A common experience as part of meditation is the passage of thoughts. Sometimes they can be random. Other times, intrusive. They are simply memories or echoes from the past. Just like you did with your five senses, you will simply acknowledge the presence of these thoughts. Do not try to chase them away or force them out of your mind. Instead, welcome their presence and let them stay for as long as they want.
In the paradoxical sense, many people find that by allowing thoughts to be present, they have a way of dissipating over time. Just like an owl observes the landscape, train your mind to observe your thoughts from a distance. Do they have a shape? Is there a color associated with them? Do they seem heavy? Whatever the manifestation, welcome their presence.
Working Through Challenges
It is entirely possible that you will face challenges as part of learning how to meditate. This is to be expected and should be viewed as a learning experience. For example, you may discover that a pet or child serves as a distraction due to noise. Try working through these kinds of issues by simply acknowledging whatever may be present. In many ways, the sounds and sensations you experience from your environment are confirmation that the world is doing just fine.
Beginners to meditation also discover there are optimal times to focus the mind. For example, meditating in the early morning may best serve you, before the responsibilities of life kick in. Conversely, setting aside time at night may be a good choice, after family members have involved themselves with other activities. Again, this is a process in which you will learn what is best suited for your situation.
As your skills improve, you may move to a level of solving your problems with meditation.
The amount of time you choose to dedicate to meditation is up to you. For many, carving out 10 minutes each day as part of the learning process works well. Over time, you can add more minutes as your skills improve. If ten minutes a day seems overwhelming, you can shorten it to five minutes.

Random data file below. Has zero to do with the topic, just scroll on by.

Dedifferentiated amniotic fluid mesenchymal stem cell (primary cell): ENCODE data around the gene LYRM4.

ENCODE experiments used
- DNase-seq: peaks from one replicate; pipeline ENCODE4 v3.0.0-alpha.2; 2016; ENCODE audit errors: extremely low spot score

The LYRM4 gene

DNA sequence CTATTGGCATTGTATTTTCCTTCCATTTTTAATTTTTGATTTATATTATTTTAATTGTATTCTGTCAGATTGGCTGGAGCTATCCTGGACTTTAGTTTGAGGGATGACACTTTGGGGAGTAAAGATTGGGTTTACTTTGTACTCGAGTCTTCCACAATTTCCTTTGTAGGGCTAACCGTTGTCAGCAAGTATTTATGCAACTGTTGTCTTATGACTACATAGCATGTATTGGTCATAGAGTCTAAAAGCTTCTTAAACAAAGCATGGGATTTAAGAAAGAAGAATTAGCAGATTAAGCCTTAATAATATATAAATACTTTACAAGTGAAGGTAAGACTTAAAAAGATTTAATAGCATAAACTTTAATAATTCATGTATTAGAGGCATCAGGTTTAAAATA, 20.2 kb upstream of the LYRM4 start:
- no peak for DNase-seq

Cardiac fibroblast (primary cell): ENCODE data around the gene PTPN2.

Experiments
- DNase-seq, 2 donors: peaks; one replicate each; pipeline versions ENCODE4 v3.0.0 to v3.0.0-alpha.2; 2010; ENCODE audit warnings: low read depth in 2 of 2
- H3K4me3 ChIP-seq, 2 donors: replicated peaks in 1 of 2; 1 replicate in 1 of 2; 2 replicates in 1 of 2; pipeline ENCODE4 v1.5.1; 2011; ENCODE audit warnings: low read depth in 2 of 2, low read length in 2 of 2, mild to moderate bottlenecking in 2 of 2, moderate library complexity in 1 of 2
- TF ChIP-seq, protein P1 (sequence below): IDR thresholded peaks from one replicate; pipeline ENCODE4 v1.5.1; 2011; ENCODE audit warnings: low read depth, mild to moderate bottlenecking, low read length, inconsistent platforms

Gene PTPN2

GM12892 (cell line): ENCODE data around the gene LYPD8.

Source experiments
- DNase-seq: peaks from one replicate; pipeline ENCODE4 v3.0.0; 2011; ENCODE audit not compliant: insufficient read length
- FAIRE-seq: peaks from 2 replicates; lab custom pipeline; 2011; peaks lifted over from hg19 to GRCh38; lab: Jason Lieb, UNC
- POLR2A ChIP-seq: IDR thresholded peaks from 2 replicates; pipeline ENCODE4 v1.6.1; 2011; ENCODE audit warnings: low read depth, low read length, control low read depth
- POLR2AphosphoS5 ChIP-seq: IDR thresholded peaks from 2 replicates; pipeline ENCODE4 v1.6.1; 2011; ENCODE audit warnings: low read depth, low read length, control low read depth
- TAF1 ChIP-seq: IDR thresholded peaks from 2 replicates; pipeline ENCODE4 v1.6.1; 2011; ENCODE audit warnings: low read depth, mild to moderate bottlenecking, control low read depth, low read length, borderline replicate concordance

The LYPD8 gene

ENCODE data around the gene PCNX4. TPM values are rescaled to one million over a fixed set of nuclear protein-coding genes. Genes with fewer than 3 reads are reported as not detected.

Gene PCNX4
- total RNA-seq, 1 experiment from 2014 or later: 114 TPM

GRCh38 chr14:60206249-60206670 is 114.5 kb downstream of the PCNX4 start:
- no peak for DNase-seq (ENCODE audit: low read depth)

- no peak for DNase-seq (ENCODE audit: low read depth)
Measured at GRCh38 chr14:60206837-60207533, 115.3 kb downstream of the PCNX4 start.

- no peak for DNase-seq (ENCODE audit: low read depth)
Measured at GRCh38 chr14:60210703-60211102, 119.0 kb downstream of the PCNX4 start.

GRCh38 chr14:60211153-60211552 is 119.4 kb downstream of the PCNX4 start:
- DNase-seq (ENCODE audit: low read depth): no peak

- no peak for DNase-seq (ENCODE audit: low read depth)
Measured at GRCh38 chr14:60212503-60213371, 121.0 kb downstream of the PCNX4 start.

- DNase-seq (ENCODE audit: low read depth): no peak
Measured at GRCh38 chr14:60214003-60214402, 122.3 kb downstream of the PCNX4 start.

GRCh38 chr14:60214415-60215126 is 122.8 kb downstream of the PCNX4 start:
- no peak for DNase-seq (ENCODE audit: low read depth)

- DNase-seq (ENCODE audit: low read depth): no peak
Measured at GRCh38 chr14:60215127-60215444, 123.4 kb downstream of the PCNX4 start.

Some people worry they will fall asleep during meditation. This is perfectly understandable. If this holds true for you. consider using some type of timer with a gentle bell that goes off after so many minutes.
Calmer living, emotional regulation and lower blood pressure are just a few of the many benefits that can be derived from meditation (Mineo, 2017). As time goes on and your skills increase, you may find that meditation serves as a powerful stress inoculation tool. Some people even lean into this activity as a way of coping with anxiety, depression and other mood related challenges.
Krinleton, E. (2017, May 24). Meditation Poses: In Your Desk Chair, on the Floor, and More. Retrieved from Health Line: https://www.healthline.com/health/mental-health/meditation-positions#sevenpoint-meditation
Mayo Clinic Staff. (2020, September 15). Mindfulness exercises. Retrieved from Mayo Clinic: https://www.mayoclinic.org/healthy-lifestyle/consumer-health/in-depth/mindfulness-exercises/art-20046356
Mineo, L. (2017, April 17). Those who learn its techniques often say they feel less stress, think clearer. Retrieved from Harvard Gazette: https://news.harvard.edu/gazette/story/2018/04/less-stress-clearer-thoughts-with-mindfulness-meditation/